Saturday, March 27, 2010

Why Doesn't the Immune System Target Tumours?

Recently some people told me about how an Italian cardiologist is making a big fuss out of the fact that when he removes a tumour he finds fungal infections around it, the implication being the fungal infection is causing the tumour. Classic case of mis-attribution of cause. Despite the claims of the news article and\or researchers, this is not news. By way of example, look at the following graphic which is drawn from this research piece.
The article was published in November 2007. Yes, scientists love to claim they were the first to make the discovery! If you scroll down the link above you can download a powerpoint presentation pertaining to this issue. To gain some insight into why this finding is so important, read on.

Saturday, March 20, 2010

Complexity in Biology: an Epistemological Nightmare

Given the massive amount of research in biomedicine it is tempting to think that we are now in the process of completing the picture of biological processes and just need to keep on moving forward. I wish, a more sober conclusion is that ongoing research into the particulars of biological processes and is going to leave us further bewildered. Fortunately there are some researchers who are strenuously attempting to create models of biological processes This particular approach offers considerable hope because it suggests that we do not need to understand in detail all the relevant processes in a biological function. You can read the Science Daily News item here. The authors even go so far as to state:

 In particular, these findings suggest not only that one may not be able to understand individual elementary reactions from macroscopic observations, but also that such an understanding may be unnecessary.
For myself at least this is very promising because I have long held the view that while the research into the individual elements involved in biological processes is very important a more useful understanding will never arrive simply through more "butterfly collecting" but through the development of models that do not require a taking into account of all these individual agents. To understand why I have long held this view please read on.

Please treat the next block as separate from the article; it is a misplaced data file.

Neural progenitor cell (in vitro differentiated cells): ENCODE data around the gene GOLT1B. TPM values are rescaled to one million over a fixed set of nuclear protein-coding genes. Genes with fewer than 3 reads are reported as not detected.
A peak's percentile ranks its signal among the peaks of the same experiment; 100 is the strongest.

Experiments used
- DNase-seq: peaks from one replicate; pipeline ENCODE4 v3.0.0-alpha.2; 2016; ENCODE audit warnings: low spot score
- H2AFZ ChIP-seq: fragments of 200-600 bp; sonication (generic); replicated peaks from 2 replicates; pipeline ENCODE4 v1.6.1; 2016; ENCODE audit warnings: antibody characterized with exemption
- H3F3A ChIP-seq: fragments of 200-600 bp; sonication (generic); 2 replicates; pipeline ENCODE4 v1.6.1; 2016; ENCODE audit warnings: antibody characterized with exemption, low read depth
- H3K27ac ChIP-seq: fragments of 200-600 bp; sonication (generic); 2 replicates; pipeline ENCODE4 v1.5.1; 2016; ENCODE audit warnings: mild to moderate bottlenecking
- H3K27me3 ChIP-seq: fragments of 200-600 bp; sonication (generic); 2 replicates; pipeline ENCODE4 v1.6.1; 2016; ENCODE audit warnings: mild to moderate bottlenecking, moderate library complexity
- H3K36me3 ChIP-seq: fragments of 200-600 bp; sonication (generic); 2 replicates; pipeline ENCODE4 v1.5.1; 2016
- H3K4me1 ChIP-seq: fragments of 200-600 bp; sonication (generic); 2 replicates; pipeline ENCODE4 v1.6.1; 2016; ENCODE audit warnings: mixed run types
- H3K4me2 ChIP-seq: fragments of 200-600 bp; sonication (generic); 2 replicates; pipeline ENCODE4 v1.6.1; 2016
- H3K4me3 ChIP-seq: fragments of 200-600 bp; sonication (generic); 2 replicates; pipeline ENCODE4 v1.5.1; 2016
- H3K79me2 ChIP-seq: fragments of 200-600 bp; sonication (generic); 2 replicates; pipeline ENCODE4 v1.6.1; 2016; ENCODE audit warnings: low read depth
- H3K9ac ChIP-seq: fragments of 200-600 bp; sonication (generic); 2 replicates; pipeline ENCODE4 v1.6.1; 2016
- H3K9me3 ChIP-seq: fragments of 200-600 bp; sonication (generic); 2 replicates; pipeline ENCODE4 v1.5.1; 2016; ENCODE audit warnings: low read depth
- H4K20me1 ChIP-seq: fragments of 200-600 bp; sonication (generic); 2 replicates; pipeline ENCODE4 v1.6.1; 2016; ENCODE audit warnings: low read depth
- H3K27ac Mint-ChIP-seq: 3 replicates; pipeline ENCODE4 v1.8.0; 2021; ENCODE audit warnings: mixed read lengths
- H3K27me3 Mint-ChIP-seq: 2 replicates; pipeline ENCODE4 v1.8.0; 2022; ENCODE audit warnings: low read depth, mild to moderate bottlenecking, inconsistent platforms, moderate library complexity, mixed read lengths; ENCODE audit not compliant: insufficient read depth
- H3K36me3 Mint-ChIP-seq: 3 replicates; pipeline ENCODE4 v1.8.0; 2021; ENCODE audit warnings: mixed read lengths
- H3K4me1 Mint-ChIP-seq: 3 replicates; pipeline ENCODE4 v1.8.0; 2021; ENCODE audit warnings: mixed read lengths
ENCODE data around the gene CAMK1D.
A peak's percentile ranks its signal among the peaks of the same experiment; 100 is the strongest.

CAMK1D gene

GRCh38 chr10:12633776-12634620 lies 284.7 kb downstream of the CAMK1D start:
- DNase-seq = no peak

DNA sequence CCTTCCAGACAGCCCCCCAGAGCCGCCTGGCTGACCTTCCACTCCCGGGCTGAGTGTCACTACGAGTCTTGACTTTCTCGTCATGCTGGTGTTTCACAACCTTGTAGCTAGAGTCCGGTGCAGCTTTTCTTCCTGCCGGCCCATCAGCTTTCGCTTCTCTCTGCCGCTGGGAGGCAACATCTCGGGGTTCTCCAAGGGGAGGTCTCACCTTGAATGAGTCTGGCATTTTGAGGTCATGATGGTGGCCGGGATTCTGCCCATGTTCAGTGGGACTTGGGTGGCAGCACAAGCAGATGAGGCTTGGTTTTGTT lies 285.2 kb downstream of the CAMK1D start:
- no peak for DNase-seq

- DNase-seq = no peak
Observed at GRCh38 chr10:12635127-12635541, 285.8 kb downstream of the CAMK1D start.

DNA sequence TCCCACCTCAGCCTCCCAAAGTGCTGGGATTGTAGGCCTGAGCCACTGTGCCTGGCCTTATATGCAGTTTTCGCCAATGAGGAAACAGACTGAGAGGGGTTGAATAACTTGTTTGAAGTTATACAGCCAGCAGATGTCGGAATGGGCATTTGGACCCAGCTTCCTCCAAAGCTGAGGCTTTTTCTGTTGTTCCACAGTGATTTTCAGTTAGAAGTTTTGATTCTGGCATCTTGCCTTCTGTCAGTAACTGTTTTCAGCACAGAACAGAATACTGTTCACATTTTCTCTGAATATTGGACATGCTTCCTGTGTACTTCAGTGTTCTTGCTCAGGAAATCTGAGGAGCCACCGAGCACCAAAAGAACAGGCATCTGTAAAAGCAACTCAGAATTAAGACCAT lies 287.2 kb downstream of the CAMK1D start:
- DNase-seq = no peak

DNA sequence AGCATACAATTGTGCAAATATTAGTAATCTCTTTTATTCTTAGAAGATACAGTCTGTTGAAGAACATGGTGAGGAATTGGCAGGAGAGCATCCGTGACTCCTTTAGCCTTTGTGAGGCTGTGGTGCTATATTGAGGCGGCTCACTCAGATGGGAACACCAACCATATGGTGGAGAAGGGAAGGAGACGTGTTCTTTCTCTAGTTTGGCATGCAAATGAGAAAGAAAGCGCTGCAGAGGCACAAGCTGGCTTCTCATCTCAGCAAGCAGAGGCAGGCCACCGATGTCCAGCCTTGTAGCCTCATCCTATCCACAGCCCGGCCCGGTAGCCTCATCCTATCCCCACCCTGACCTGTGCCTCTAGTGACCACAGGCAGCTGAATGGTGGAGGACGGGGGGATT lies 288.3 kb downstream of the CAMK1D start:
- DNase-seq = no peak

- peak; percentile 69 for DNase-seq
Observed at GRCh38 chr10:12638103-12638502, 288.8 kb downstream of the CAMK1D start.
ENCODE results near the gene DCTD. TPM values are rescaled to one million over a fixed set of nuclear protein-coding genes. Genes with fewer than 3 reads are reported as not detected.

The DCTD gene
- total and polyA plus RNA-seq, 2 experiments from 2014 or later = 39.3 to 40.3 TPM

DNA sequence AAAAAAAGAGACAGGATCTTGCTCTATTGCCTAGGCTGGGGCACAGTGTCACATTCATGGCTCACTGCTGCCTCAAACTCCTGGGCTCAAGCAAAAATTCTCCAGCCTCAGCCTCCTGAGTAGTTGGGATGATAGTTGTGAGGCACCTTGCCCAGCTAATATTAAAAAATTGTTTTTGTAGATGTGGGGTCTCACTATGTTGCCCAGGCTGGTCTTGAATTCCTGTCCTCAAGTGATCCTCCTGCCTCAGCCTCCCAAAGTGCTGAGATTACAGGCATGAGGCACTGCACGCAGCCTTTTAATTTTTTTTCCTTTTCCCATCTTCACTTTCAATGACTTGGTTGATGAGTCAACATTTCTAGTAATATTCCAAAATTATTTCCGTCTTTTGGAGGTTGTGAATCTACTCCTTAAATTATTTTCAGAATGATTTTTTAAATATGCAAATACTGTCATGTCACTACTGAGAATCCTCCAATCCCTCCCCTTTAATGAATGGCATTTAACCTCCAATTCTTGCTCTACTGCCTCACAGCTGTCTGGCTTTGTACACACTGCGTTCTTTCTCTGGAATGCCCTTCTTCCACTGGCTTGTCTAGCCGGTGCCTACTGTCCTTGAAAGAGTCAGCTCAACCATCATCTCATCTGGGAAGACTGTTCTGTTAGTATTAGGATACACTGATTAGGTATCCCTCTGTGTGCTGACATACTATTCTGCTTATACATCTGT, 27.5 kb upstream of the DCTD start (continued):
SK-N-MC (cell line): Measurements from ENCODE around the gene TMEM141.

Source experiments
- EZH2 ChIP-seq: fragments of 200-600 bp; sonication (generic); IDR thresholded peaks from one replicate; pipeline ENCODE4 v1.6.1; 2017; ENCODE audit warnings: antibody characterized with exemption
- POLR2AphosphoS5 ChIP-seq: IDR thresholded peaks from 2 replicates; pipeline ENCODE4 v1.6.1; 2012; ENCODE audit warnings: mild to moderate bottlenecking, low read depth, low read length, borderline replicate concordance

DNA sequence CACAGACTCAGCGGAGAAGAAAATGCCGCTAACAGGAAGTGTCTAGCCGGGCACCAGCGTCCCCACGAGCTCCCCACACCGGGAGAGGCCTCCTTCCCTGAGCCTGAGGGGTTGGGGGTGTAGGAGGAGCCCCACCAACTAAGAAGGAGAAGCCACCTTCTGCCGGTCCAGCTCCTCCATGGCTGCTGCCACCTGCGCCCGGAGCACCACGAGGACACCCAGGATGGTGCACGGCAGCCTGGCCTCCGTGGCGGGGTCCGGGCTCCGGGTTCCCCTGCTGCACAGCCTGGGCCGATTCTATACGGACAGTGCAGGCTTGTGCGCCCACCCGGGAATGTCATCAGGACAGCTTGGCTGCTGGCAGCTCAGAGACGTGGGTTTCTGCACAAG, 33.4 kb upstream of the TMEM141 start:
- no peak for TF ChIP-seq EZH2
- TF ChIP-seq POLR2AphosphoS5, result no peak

Tuesday, March 16, 2010

Cancer and Cellular Connections

Days of strange co-incidences. Today a friend in the USA sent me a fascinating little article from the Howard Hughes Medical Institute. Basically the story goes like this:

Cancer cells have very strong "pulling power", they tightly bind together. This has serious therapeutic implications which be latter addressed. What struck me as so odd about this research was just yesterday I read how immune cells also rely on pulling power to ensnare and devour dangerous cells.

Tuesday, March 2, 2010

History of Madness - Michel Foucault

History of Madness

Michel Foucault

Routledge

2006

At the start of this text is a recommendation by R. D. Laing, a founder of the anti-psychiatry school. Laing states:

"... brilliantly written, intellectually rigourous, and with a thesis that thoroughly shelves the assumptions of traditional psychiatry."

As I will later illustrate, Mr. Laing is being somewhat exuberant in his praise. Talking of exuberance, the introduction carries this quote from Georges Dum├ęzil: "Foucault's intelligence literally knows no bounds."

Eat Watermelon and save your heart

Watermelon is good for the heart? Yes, and it is also is being touted by some as a "natural viagra". These two issues are inter-related and will be addressed later in the post. This post was prompted by a news item on the BBC website which found that low fat, low carb, and mediterranean diets can reduce the size of plaques in our arteries. The effect was small, only a 5% volume reduction and probably of little value to those with serious coronary plague, at least in the short term. Keep in mind that over the long term that ongoing 5% reduction, if sustained over many years, could be critical in preventing a heart attack.

Have a look at the image on the left. It shows how plague can build up to such high levels it can block the artery and induce occlusive strokes or a heart attack. The typical advice we receive is that we must be carefully control our diet, exercise regularly, and eat heart healthy foods. What is not often mentioned directly relates to benefits of watermelon and other foods that provide a substrate which is essential to maintaining cardiovascular health.


Air Power by Stephen Budiansky

Air Power: From Kitty Hawk to Gulf War 11: A History of the People, Ideas and Machines that Transformed War in the Century of Flight

Stephen Budiansky

Viking, an imprint of Penquin Books

2003



This is a comprehensive text that deals with Air Power in a very informative and entertaining way. The author has been thorough in his research and the text has extensive footnotes and a large bibliography. Despite the author moving into some very technical areas he keeps the reader entertained with a lucid writing style and that is well paced and ideally suited to the subject matter.

One of the more striking themes of the book is how Budiansky looks at what was expected of air power and how often those expectations failed. The mass civilian bombings were expected to quickly bring Germany to its knees, to completely demoralise the populace in the face of such overwhelming destruction of their cities and homes. Never happened. Time and again military planners over estimated the capacity of air power to make decisive blows against the enemy.

That is not to say that air power has been largely ineffectual but rather that air power, while vital in war since WW2, is not a decisive factor in winning war. As an old friend of mine who was in the army used to say: you can't win a war from the air.